The Lycopodiaceae family is a family of primitive vascular plants which bear spores on specialised structures at the apex of a shoot resembling a tiny battle club. This club feels synonymous with lycopodium’s characterised struggle and constant competition with self, often creating alternate worlds in which to feel strong and hide their inherent lack of confidence. There is cowardice regarding being able to do what they are capable of and an inadequate capacity to face stress which results in over-reaction and increased activity in order to cope.
Pulsatilla belongs to the Ranunculaceae family of flowering herbs, shrubs and trees. Much like the delicate singular flower spikes which arise from a cluster of supporting leaves. The remedy shows a mild, yielding ad sensitive disposition desiring company and support with a need to bend to circumstance and environment in order to survive. Puls commonly show a tearful tendency and crave consolation due to their affectionate, sympathetic and warm constitution however they can be prone to jealousy.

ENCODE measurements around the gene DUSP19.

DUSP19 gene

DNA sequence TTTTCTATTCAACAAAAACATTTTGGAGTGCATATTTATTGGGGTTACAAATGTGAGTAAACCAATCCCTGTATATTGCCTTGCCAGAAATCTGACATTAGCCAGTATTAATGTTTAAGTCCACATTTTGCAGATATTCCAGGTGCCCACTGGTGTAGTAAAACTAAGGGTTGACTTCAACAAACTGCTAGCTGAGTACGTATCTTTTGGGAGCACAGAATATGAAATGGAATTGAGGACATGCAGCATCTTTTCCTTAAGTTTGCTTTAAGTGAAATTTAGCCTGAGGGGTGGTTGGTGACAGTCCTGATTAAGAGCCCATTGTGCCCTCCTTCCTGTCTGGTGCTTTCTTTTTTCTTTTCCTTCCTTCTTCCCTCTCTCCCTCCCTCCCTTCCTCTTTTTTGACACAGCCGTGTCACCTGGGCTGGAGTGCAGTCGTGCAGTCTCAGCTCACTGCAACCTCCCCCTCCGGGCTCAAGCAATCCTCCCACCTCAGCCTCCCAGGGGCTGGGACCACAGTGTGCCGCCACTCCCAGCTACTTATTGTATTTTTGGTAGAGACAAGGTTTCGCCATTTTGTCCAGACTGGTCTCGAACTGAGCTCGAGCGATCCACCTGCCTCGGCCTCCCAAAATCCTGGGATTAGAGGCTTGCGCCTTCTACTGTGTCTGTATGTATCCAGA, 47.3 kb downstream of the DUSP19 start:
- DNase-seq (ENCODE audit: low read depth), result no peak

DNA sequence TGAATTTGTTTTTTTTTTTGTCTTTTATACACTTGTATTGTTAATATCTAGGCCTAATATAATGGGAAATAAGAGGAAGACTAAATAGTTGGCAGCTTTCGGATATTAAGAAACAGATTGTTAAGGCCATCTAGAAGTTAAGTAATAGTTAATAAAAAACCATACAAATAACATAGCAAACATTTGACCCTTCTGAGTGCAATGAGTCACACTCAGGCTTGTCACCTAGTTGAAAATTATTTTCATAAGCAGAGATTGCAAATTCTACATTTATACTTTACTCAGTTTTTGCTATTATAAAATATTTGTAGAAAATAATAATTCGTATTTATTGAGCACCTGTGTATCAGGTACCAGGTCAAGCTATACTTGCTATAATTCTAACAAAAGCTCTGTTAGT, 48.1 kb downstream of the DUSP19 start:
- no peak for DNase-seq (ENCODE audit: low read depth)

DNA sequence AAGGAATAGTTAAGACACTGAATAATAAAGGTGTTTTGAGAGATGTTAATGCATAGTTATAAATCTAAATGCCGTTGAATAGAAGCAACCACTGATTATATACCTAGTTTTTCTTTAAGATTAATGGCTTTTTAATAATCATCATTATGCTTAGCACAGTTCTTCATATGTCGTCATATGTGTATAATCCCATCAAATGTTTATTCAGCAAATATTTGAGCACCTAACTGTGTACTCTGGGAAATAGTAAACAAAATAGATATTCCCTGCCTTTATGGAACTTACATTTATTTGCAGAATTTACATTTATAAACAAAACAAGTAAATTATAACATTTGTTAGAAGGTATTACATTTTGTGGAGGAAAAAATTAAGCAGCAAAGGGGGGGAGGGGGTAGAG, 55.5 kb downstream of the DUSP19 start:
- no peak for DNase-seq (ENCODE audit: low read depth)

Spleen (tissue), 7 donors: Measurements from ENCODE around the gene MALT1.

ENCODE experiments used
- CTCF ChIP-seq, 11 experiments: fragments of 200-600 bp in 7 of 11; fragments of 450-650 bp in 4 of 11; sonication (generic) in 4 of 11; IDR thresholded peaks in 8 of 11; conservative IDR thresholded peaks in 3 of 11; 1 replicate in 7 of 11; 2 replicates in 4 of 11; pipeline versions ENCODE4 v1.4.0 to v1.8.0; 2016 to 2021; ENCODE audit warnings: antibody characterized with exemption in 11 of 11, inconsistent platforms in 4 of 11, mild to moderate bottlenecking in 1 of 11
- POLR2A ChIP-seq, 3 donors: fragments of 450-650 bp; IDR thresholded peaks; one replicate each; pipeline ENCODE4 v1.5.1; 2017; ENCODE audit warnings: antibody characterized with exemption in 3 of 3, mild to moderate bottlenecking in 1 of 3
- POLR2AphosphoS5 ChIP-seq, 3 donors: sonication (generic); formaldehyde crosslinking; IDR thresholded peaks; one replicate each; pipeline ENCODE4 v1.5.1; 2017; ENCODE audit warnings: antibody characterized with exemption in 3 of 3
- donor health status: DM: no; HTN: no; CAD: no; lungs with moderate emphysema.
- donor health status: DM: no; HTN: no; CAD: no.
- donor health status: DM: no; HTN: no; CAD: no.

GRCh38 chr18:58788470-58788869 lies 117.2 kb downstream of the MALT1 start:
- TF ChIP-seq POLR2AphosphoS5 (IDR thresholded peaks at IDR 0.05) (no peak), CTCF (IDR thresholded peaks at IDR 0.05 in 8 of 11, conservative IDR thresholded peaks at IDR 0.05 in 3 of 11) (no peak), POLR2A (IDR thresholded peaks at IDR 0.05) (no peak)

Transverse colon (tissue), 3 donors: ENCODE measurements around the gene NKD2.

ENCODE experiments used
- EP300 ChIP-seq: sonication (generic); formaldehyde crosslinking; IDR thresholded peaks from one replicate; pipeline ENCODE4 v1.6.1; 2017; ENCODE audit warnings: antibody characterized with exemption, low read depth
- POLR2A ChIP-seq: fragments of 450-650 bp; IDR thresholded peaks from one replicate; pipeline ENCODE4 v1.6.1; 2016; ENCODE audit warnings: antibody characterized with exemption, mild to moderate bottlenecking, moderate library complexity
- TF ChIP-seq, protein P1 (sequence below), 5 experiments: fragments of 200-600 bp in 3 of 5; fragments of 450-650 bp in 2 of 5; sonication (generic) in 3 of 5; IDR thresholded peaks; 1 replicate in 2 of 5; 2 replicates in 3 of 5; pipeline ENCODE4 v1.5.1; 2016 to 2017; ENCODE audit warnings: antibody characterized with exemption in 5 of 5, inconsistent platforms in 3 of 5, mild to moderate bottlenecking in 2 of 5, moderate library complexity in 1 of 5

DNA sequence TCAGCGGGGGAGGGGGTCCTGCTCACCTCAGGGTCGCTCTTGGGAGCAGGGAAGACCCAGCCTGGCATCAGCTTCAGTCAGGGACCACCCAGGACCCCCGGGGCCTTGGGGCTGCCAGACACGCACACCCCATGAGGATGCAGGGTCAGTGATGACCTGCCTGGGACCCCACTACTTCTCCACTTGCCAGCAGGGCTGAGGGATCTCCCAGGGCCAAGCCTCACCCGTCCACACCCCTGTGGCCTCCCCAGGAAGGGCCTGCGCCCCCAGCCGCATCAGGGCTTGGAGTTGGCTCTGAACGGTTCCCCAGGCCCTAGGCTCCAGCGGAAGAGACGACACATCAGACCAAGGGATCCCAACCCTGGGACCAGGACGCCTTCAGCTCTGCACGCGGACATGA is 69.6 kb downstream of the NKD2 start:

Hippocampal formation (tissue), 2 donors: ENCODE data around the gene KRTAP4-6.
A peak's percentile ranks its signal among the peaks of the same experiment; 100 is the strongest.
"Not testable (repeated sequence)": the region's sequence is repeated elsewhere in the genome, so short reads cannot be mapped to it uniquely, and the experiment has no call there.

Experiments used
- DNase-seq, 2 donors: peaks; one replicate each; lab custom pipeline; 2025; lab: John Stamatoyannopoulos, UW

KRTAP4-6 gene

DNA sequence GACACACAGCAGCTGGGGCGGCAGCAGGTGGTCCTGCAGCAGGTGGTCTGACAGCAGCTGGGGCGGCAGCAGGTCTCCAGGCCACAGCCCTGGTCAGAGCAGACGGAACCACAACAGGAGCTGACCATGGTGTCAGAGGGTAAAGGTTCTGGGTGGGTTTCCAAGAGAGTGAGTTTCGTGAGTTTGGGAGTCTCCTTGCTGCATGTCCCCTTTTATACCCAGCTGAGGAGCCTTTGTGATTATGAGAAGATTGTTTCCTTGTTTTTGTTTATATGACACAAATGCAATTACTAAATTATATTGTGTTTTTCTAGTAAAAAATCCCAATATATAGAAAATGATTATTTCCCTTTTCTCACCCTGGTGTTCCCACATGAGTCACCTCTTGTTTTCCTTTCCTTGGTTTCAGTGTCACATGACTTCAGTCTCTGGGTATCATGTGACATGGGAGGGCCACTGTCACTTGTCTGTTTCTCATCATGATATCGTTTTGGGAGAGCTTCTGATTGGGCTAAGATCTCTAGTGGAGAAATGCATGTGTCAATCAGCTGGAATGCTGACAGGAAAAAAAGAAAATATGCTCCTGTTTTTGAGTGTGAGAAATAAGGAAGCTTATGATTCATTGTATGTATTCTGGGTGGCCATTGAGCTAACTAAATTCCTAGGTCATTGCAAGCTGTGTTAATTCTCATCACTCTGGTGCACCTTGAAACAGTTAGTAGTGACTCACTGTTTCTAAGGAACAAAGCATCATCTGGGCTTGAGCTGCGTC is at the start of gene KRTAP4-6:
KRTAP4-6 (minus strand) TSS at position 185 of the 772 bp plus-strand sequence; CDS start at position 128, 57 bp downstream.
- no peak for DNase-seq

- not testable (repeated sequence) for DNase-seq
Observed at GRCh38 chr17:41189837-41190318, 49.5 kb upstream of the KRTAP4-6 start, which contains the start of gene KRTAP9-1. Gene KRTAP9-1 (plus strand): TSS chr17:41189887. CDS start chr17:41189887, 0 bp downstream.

Nux vomica of the flowering loganiaceae family is largely concerned with occupation, is very jealous and quarrelsome and is as irritable as lycopodium, but is more forceful and expressive, therefore not so cowardly. It is characterised by feeling shocked, shattered, and beside oneself with sadness which leads to impatience. Nux views stress critically and tries to get over it quickly.
The solanaceae are a family of herbs, shrubs and tress to which the plant belladonna belongs. Most plants within this family group are poisonous though many bear edible fruits. Characteristic symptoms of the remedy belladonna show a tendency to wanting to strike oneself and others due to a strong sense of being threatened. Belladonna acts instinctively in an often violent reactive manner to perceived outside threats; with a belief that the stressor is at fault.